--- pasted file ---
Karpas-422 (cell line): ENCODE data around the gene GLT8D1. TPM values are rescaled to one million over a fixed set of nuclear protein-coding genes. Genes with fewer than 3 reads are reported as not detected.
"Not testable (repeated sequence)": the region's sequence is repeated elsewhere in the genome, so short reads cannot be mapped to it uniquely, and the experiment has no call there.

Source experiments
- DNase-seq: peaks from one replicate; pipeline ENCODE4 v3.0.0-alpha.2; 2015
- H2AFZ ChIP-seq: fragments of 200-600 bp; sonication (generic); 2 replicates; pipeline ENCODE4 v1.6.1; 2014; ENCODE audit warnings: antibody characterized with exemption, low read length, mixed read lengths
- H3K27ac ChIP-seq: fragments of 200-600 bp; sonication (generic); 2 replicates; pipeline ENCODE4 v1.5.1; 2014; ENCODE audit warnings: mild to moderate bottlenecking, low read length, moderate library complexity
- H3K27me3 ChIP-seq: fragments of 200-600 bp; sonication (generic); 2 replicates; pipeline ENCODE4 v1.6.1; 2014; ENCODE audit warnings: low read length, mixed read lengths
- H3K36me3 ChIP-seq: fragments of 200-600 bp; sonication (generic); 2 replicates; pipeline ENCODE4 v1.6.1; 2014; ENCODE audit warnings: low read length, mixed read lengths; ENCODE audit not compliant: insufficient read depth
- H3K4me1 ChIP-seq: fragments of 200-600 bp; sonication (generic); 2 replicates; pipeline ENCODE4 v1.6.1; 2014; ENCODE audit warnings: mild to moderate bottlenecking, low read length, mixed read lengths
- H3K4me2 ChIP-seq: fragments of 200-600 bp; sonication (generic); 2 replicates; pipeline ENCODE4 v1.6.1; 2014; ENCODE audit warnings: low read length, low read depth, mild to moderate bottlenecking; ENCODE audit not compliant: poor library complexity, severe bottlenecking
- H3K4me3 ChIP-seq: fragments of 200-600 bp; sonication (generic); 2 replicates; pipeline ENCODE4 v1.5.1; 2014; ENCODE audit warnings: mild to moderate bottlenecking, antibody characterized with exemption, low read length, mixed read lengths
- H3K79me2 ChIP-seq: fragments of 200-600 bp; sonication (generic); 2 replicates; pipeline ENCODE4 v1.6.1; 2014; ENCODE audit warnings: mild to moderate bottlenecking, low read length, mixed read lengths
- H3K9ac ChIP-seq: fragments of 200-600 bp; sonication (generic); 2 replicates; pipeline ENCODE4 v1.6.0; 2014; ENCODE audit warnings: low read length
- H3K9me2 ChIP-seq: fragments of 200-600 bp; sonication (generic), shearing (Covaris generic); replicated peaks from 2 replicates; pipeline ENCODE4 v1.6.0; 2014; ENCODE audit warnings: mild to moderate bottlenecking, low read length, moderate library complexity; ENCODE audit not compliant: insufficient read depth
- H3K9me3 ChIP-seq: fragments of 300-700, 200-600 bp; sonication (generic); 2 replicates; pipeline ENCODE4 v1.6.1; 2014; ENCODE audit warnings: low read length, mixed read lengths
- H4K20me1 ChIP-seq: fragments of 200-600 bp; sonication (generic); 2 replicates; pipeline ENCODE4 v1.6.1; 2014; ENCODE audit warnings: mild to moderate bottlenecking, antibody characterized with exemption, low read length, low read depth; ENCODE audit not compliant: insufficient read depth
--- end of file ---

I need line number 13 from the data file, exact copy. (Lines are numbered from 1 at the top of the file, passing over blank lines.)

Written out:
- H3K9ac ChIP-seq: fragments of 200-600 bp; sonication (generic); 2 replicates; pipeline ENCODE4 v1.6.0; 2014; ENCODE audit warnings: low read length